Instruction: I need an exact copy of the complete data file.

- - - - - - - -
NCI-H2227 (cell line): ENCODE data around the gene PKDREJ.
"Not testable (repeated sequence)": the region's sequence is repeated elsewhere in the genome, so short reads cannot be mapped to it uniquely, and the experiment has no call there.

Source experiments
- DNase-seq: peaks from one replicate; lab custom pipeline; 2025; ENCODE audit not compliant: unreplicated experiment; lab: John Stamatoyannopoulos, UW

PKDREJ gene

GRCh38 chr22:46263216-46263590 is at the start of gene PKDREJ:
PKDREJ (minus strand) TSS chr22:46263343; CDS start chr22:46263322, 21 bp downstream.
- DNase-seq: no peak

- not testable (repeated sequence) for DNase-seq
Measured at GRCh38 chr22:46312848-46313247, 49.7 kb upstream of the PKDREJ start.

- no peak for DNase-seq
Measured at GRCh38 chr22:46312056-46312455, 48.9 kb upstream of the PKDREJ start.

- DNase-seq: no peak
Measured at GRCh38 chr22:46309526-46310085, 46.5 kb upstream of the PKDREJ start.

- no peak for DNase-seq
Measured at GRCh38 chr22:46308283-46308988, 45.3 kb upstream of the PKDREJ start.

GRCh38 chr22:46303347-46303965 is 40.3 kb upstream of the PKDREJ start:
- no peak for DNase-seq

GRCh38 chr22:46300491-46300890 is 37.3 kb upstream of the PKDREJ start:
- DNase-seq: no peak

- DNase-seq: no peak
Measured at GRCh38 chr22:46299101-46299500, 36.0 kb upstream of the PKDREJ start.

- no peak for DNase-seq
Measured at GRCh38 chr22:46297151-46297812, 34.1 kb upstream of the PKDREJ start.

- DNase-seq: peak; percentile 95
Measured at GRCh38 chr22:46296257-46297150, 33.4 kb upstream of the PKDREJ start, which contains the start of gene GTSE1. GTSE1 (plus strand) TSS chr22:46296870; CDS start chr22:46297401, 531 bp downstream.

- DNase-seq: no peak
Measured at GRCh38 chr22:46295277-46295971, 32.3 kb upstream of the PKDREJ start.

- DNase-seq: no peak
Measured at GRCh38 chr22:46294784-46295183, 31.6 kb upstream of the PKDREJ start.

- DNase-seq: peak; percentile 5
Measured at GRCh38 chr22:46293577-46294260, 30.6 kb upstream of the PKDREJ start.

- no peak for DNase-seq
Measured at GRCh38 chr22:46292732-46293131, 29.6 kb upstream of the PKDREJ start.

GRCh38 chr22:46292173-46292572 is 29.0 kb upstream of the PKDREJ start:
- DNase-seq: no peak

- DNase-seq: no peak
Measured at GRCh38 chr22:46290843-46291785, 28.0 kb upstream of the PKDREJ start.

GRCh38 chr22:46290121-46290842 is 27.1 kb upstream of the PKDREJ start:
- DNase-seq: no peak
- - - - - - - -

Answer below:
NCI-H2227 (cell line): ENCODE data around the gene PKDREJ.
"Not testable (repeated sequence)": the region's sequence is repeated elsewhere in the genome, so short reads cannot be mapped to it uniquely, and the experiment has no call there.

Source experiments
- DNase-seq: peaks from one replicate; lab custom pipeline; 2025; ENCODE audit not compliant: unreplicated experiment; lab: John Stamatoyannopoulos, UW

PKDREJ gene

GRCh38 chr22:46263216-46263590 is at the start of gene PKDREJ:
PKDREJ (minus strand) TSS chr22:46263343; CDS start chr22:46263322, 21 bp downstream.
- DNase-seq: no peak

- not testable (repeated sequence) for DNase-seq
Measured at GRCh38 chr22:46312848-46313247, 49.7 kb upstream of the PKDREJ start.

- no peak for DNase-seq
Measured at GRCh38 chr22:46312056-46312455, 48.9 kb upstream of the PKDREJ start.

- DNase-seq: no peak
Measured at GRCh38 chr22:46309526-46310085, 46.5 kb upstream of the PKDREJ start.

- no peak for DNase-seq
Measured at GRCh38 chr22:46308283-46308988, 45.3 kb upstream of the PKDREJ start.

GRCh38 chr22:46303347-46303965 is 40.3 kb upstream of the PKDREJ start:
- no peak for DNase-seq

GRCh38 chr22:46300491-46300890 is 37.3 kb upstream of the PKDREJ start:
- DNase-seq: no peak

- DNase-seq: no peak
Measured at GRCh38 chr22:46299101-46299500, 36.0 kb upstream of the PKDREJ start.

- no peak for DNase-seq
Measured at GRCh38 chr22:46297151-46297812, 34.1 kb upstream of the PKDREJ start.

- DNase-seq: peak; percentile 95
Measured at GRCh38 chr22:46296257-46297150, 33.4 kb upstream of the PKDREJ start, which contains the start of gene GTSE1. GTSE1 (plus strand) TSS chr22:46296870; CDS start chr22:46297401, 531 bp downstream.

- DNase-seq: no peak
Measured at GRCh38 chr22:46295277-46295971, 32.3 kb upstream of the PKDREJ start.

- DNase-seq: no peak
Measured at GRCh38 chr22:46294784-46295183, 31.6 kb upstream of the PKDREJ start.

- DNase-seq: peak; percentile 5
Measured at GRCh38 chr22:46293577-46294260, 30.6 kb upstream of the PKDREJ start.

- no peak for DNase-seq
Measured at GRCh38 chr22:46292732-46293131, 29.6 kb upstream of the PKDREJ start.

GRCh38 chr22:46292173-46292572 is 29.0 kb upstream of the PKDREJ start:
- DNase-seq: no peak

- DNase-seq: no peak
Measured at GRCh38 chr22:46290843-46291785, 28.0 kb upstream of the PKDREJ start.

GRCh38 chr22:46290121-46290842 is 27.1 kb upstream of the PKDREJ start:
- DNase-seq: no peak